A Crescent Moon

I. Reflections of a Deer

A crescent moon rose above the river. Its light cascaded down to it, water sizzling with silvery shimmer. The banks buttressed the light, its rippling gourd of liquid. The moon smiled its crescent smile.

A deer peeped from behind the bushes. Lavender-blue light shone in his eyes. He shyly took a drink from the river, noiselessly padding up to the waters, carefully opening his mouth to lap up the liquid light. He absorbed it, the essence of it made his heart joyous.

He looked up at the crescent moon. He then realized where the river light’s taste came from. The source beamed a silvery smile back at him. It was a revelation that sent little angelic tremors down his spine, and angels of silver descended from the starry sky.

The little deer sent its prayers to the crescent moon. He smiled up to the sky, and the moon tilted further, a recumbent tilt that was not unlike a resplendent gentleman leaning back into his easy chair. This dialogue was interrupted by the wind, amber leaves and sapphire butterflies fluttered along the zephyr’s whistle, and once more, cascading light all about, the wind descended down to the deer. His nose picked up the scent of dewy earth and mildew. One more time, the deer looked up. His eyes were full of silvery light. The moon had sneaked aloft, to the sky-zenith, its light now blotting out the stars. The deer reflected: ‘their light was dimmer, but older.’

He slinked away towards the open prairie, gone amidst the field of mustard and daffodils, until the moon, with its omnipresent light even, could not detect his presence in the field of flowers. The mountains in the morning stood taller and taller as the gold sun rose. Timid at first, its light slowly tamed the purple sky and then set it on fire with its light. Flooded it until everything was revealed.

Birds twittered and shot across the now periwinkle river. Water lapped eagerly at the banks. Shining clearer at dawn, it called the deer once again. And the deer came.

II.  The Bird’s cries

When a bird cries, she cries with abandon. Full-throated peals from its shiny rictus send her timeless revolution to the skies. She becomes tame for a while after expressing herself, the rents the sky open anew with her cries, on impulse and with devotion.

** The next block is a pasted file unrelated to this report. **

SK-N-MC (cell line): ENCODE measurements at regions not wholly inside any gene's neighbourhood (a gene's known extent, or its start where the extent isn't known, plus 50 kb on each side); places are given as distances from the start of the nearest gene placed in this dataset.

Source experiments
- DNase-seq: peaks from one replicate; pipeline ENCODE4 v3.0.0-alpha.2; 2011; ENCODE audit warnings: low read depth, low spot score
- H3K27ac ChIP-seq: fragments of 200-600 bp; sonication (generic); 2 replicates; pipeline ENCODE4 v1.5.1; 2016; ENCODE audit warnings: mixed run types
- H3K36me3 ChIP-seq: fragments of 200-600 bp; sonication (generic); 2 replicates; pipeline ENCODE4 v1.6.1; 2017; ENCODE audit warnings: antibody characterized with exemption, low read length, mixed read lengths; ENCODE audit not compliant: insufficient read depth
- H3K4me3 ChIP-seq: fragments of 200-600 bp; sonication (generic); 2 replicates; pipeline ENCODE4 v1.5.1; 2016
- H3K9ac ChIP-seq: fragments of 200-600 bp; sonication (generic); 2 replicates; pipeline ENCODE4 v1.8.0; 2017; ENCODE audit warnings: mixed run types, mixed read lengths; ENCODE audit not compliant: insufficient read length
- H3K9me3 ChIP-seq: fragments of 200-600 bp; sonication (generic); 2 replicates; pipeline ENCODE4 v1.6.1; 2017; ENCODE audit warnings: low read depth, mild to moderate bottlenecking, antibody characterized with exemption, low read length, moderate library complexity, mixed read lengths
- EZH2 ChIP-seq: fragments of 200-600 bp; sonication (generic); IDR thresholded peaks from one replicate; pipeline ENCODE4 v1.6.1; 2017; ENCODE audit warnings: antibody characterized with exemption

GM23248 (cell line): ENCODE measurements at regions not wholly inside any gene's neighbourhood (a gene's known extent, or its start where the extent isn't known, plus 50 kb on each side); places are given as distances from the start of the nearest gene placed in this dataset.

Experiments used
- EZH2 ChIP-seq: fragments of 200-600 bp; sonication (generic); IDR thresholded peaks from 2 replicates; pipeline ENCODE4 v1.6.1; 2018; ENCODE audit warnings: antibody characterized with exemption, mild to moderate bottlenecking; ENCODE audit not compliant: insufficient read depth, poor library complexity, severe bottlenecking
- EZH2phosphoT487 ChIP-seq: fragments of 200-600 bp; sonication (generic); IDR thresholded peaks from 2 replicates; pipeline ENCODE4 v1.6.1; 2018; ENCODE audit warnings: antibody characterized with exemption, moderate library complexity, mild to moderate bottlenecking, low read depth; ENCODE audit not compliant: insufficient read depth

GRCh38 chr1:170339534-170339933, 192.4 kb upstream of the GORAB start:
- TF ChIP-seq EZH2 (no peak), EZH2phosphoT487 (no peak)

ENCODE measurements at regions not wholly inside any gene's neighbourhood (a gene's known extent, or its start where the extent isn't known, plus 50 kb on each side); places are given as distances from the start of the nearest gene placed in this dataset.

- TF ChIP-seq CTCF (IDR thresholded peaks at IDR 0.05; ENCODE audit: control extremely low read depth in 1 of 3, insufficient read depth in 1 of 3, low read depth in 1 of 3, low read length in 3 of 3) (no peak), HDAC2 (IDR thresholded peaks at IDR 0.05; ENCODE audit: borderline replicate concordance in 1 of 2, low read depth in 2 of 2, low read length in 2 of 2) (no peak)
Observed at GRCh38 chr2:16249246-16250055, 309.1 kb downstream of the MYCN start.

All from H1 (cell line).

‘I see red and orange and green all around me’, she thinks, and wants to fly all around the earth. This is why she was given wings – to make up for her lack of patience. She gobbles up the colors, the sights. These are her food. Her spiritual desires are quenched totally by flight. The bird, as she soars above the rainbows after rain, drinks the colors, drinks the rain from the sky and then cascades down to catch fish in the periwinkle river.

III. River watchers

It was a prelude to effervescence. A luminescent complicity between animal and earth. That love could exist between nature and sunrise? Between heaven and hell? Between time and space and motion? Everything stood still. Even the wary watchers of the river, the hogs, feral cats, grizzly bears, were on break, sitting idle by the little linden trees, playing jacks on a redwood stump. They learned to know when the world was content. And so maximized their time, enjoying their frugal lunch break now that this scarce harmony gushed its timbre.

Echoes of the night rang in the chill of dawn. But all music must eventually cease. The ringing of the last chord of complete and utter intonation pealed over the ringing silence that followed. And then, after the applause, the earth shuddering one last time with ecstasy, the river watchers again grew wary and came back to watch for signs of danger once more.`


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